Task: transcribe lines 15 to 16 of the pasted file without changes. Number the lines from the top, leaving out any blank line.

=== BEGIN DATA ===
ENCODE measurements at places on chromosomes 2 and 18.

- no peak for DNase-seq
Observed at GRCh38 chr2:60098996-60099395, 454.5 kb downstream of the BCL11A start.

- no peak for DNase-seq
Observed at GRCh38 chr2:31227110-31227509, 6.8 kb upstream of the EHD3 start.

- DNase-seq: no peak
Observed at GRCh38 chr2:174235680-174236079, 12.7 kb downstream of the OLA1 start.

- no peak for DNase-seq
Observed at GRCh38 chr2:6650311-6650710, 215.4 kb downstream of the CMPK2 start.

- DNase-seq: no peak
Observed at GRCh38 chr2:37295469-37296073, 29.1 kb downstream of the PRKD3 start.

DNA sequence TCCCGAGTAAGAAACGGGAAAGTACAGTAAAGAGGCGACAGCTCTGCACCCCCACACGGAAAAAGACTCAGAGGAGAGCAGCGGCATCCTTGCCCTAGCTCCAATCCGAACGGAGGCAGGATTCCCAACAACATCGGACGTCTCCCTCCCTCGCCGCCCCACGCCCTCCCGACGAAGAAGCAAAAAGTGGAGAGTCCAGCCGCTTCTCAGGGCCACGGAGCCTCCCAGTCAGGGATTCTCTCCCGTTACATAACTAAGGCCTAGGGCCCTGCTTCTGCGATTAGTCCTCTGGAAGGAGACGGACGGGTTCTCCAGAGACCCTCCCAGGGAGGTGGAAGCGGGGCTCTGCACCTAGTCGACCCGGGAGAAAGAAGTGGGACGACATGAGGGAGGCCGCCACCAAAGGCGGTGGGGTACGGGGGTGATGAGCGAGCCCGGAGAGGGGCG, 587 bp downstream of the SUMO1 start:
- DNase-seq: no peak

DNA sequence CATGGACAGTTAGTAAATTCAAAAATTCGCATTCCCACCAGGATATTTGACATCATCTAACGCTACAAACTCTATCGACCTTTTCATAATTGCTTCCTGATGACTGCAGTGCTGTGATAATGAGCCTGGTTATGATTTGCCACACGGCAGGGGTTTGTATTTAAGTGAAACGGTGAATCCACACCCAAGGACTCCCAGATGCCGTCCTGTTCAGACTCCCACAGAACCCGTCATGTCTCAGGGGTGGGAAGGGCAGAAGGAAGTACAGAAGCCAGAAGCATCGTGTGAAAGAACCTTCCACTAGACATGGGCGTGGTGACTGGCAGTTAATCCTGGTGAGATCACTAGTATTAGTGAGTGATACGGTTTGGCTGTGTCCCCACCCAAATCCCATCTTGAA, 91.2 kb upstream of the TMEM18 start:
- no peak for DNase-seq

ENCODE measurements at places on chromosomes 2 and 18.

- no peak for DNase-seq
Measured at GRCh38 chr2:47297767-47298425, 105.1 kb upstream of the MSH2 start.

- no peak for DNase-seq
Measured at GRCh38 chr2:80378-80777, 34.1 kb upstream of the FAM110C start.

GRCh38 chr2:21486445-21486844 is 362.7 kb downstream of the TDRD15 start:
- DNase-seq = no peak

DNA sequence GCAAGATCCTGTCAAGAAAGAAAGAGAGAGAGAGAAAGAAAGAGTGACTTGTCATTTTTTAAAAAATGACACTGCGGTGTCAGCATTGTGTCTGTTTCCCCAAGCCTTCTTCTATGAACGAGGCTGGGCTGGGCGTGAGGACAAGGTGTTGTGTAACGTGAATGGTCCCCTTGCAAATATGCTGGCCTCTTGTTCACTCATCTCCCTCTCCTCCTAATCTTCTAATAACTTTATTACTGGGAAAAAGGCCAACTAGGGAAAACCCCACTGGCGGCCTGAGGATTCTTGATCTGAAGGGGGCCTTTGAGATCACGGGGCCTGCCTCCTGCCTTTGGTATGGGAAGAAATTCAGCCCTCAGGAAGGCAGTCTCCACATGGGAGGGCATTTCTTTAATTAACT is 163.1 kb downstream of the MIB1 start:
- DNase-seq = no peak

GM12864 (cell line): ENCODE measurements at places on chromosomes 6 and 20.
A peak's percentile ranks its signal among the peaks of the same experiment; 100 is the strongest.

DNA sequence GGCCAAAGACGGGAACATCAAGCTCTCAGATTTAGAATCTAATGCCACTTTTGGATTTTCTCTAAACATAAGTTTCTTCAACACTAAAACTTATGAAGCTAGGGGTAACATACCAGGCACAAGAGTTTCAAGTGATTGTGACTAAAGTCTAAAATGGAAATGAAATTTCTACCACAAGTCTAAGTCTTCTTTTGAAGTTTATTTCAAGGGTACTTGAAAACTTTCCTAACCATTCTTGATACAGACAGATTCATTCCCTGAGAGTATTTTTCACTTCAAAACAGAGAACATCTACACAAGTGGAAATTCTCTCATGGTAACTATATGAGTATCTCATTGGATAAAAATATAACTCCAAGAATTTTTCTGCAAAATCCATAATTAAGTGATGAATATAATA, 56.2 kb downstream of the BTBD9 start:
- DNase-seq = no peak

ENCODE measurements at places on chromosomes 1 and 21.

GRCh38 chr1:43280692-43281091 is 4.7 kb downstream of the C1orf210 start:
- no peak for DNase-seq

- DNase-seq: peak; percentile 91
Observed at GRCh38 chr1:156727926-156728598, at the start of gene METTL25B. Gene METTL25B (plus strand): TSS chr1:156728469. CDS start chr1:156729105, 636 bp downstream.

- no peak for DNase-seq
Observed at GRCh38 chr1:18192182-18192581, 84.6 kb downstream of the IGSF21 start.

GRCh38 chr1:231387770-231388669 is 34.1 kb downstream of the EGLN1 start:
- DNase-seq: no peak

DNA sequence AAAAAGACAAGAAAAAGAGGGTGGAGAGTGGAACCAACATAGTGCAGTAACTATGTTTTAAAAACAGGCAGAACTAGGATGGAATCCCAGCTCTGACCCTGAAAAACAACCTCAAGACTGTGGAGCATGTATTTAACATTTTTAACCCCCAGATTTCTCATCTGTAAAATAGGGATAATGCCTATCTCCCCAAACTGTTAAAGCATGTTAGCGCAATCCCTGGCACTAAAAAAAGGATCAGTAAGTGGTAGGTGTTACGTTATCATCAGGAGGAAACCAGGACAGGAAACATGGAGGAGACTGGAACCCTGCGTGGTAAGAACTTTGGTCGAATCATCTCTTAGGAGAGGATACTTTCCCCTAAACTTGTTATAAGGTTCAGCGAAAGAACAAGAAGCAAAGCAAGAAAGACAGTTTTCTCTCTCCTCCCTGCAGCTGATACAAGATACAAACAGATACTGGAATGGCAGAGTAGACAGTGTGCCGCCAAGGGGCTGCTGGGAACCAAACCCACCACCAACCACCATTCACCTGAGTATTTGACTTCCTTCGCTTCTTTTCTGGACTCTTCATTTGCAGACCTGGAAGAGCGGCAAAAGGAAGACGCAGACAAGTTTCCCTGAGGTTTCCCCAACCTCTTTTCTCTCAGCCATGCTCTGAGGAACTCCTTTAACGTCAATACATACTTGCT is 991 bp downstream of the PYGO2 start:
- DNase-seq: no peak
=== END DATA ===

- no peak for DNase-seq

ENCODE measurements at places on chromosomes 2 and 18.